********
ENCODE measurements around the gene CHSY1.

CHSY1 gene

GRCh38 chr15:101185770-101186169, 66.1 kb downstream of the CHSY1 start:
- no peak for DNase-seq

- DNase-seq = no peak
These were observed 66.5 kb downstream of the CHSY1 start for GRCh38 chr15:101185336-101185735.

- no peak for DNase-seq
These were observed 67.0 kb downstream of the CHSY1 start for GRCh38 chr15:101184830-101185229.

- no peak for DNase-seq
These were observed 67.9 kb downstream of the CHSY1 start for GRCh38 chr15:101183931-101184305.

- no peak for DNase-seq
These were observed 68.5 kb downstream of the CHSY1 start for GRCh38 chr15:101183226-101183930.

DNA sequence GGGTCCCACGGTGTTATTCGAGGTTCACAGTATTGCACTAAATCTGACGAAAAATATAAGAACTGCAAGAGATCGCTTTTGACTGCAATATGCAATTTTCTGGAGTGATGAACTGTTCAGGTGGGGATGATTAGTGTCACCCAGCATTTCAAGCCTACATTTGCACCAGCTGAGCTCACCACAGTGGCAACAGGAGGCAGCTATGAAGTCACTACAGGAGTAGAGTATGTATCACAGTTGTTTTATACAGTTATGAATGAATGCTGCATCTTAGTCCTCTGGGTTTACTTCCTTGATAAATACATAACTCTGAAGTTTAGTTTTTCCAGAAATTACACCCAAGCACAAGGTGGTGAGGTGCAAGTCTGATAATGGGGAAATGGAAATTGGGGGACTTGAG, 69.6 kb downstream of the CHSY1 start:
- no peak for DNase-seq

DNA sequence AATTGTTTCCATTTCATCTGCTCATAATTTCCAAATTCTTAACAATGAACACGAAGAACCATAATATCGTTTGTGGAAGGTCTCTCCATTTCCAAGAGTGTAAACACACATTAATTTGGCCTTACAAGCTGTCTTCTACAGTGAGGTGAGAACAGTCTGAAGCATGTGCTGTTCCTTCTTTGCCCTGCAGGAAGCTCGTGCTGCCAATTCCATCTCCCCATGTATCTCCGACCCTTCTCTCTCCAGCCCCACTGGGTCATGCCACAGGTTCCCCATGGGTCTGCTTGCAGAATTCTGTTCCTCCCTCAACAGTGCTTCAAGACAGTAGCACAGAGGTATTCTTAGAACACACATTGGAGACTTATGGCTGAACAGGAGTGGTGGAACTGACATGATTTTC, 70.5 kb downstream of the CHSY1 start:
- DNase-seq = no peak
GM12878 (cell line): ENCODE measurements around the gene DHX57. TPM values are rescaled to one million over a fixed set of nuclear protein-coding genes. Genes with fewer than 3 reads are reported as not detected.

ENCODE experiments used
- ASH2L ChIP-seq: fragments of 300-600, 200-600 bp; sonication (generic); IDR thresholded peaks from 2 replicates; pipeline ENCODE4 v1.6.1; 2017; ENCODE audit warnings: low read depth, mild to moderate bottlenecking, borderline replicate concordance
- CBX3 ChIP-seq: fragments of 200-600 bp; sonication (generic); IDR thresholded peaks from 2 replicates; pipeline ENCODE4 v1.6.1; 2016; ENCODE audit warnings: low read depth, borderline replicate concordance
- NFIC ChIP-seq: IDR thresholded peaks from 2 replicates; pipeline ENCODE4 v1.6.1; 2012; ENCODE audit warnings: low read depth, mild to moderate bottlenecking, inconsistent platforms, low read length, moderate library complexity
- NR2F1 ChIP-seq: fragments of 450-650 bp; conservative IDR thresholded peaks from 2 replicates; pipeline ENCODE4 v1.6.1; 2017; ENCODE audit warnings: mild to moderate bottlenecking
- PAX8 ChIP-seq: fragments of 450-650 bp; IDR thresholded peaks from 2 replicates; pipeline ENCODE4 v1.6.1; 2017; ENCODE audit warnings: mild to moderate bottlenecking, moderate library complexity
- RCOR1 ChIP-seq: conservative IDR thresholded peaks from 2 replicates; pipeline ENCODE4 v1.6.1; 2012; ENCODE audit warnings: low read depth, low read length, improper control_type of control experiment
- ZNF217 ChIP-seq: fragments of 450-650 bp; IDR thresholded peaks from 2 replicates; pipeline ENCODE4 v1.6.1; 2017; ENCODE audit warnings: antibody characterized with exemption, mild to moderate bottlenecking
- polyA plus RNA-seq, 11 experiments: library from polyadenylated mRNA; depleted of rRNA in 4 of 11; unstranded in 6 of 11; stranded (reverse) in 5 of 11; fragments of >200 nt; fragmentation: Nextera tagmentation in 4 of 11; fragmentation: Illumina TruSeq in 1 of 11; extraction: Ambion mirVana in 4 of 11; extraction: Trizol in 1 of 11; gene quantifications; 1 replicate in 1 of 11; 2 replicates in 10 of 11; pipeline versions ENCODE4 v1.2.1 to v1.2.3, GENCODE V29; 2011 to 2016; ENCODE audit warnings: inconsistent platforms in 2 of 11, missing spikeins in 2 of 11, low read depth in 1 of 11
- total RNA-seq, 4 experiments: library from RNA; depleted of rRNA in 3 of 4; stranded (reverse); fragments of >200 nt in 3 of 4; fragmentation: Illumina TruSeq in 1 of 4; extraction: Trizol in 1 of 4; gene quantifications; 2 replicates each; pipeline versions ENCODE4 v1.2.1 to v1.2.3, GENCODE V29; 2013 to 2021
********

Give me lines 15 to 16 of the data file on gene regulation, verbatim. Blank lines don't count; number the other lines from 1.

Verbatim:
DNA sequence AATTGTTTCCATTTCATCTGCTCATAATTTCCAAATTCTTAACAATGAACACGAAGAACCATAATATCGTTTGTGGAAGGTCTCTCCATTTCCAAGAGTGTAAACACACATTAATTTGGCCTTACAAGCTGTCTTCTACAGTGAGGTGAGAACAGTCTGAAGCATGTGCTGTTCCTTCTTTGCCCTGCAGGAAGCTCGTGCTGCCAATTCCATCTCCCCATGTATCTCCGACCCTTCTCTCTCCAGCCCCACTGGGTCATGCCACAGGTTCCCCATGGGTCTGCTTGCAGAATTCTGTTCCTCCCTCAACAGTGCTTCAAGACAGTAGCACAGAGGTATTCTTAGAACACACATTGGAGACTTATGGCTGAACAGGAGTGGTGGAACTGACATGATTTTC, 70.5 kb downstream of the CHSY1 start:
- DNase-seq = no peak